He: Because the Party Congress begins next week. We were ordered by the government to remove the handles so the windows can’t be opened.
Me: I’m sorry. I am a dumb foreigner. I don’t understand the relationship between a government meeting and a taxi window.
He: It’s a security measure.
Me: Security measure? Security against what?
He: It is to prevent people from throwing anti-government leaflets out of the window.
Me: What? Has there been a problem with people throwing anti-government leaflets out the window?
He: No. It’s a preventative measure. If someone wants to, this will prevent them from doing so. The government has said they have a goal of “an incident-free meeting” and so we all have to do our part. We aren’t just trying to prevent someone from doing something; we are trying to stop them from thinking about doing something.
[I’m sure there was some logic in that statement somewhere, but for the life of me I couldn’t find it.]
Me: I’m a foreigner. I’ll never understand.
At that he chuckled.
In addition to the window handles, the government also banned toy airplanes and helicopters and yesterday notified pigeons that they are not to fly above a certain height.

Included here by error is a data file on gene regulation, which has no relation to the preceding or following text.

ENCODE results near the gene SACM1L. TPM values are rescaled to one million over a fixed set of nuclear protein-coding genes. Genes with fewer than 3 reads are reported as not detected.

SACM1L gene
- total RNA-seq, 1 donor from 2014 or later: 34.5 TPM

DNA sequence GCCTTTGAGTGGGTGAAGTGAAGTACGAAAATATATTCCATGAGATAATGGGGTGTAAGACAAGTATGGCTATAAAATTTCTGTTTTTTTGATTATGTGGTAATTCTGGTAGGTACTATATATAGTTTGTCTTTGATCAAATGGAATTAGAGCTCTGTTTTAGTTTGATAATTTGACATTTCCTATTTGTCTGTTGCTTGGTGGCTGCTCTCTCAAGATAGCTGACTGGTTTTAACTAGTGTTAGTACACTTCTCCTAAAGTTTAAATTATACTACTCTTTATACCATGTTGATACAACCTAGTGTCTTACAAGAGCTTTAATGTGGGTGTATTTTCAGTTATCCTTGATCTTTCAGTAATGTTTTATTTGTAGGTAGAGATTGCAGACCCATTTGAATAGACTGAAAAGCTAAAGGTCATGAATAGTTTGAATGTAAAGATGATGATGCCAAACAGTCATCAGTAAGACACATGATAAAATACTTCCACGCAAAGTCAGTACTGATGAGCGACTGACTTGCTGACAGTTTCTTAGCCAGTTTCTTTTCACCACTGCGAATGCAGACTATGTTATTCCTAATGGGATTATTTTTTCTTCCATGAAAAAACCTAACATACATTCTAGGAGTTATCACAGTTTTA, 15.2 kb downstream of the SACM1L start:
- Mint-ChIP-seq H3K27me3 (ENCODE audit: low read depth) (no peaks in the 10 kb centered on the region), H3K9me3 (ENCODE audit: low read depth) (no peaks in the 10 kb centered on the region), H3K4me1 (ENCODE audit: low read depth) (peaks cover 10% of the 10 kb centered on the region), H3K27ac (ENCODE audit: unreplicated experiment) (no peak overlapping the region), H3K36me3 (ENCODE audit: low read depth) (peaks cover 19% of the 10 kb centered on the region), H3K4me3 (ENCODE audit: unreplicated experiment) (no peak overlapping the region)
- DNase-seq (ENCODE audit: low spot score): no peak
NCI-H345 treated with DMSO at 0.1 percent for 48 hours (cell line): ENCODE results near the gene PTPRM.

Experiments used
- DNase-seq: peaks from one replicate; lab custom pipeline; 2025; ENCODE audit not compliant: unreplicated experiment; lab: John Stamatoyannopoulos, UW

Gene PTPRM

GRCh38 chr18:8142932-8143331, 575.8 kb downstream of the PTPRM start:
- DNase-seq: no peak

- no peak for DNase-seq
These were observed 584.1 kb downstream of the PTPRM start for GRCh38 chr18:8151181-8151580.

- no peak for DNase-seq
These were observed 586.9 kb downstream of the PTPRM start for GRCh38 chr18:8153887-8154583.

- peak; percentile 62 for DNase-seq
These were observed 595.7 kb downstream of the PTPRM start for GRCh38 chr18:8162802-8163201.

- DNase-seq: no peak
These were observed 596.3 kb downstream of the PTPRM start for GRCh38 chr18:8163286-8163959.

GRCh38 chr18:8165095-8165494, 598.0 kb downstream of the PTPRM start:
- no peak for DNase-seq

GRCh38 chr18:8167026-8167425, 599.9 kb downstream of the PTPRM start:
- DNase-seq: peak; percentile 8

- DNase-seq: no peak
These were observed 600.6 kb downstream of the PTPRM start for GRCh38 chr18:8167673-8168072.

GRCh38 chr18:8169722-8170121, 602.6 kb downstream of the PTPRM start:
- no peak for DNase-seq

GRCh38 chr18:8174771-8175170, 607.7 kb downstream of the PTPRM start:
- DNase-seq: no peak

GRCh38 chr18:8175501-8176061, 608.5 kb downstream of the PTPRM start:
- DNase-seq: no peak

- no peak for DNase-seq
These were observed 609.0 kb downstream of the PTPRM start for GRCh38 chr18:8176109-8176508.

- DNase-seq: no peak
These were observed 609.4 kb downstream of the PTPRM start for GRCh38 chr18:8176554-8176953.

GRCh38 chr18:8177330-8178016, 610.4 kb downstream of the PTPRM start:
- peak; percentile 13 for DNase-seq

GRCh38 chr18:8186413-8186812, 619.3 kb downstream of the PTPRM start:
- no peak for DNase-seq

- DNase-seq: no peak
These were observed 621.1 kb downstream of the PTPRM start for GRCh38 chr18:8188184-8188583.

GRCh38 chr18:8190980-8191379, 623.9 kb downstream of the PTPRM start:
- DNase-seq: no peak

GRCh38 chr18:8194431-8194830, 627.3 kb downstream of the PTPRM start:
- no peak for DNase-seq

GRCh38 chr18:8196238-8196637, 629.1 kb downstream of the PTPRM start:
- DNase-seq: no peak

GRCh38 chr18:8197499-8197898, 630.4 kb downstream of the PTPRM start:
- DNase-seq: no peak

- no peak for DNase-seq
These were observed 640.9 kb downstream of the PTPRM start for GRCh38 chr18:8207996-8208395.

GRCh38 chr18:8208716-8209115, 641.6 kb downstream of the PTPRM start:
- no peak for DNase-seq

The silliness has not gone unnoticed on Chinese social media sites either. Tea Leaf Nation translated this post on Weibo, China’s version of Twitter:
Yao Bo (@五岳散人), a well-known social commentator, tweeted on Sina Weibo: “The people in charge of People’s Daily and CCTV [China Central Television] are afraid of leaflets. The people in charge of the military, para-military, local police and urban law enforcement are afraid of kitchen knives. The people in charge of armed vehicles are afraid of taxis driving near political centers. The people in charge of stealth fighter jets are afraid of toy planes and balloons. Bro, am I living in Alice’s Wonderland?”
I know you think I’m making all this up, but be assured I am not. It’s the fun thing about China. Reality trumps anything a wild imagination could dream up. Every time.
Some perspective, however…. I was here in the run up to and during the Beijing 2008 Olympics, and many of these measures were put in place then as well. Not the windows, thing, though. I guess that was all just a dress rehearsal for this event.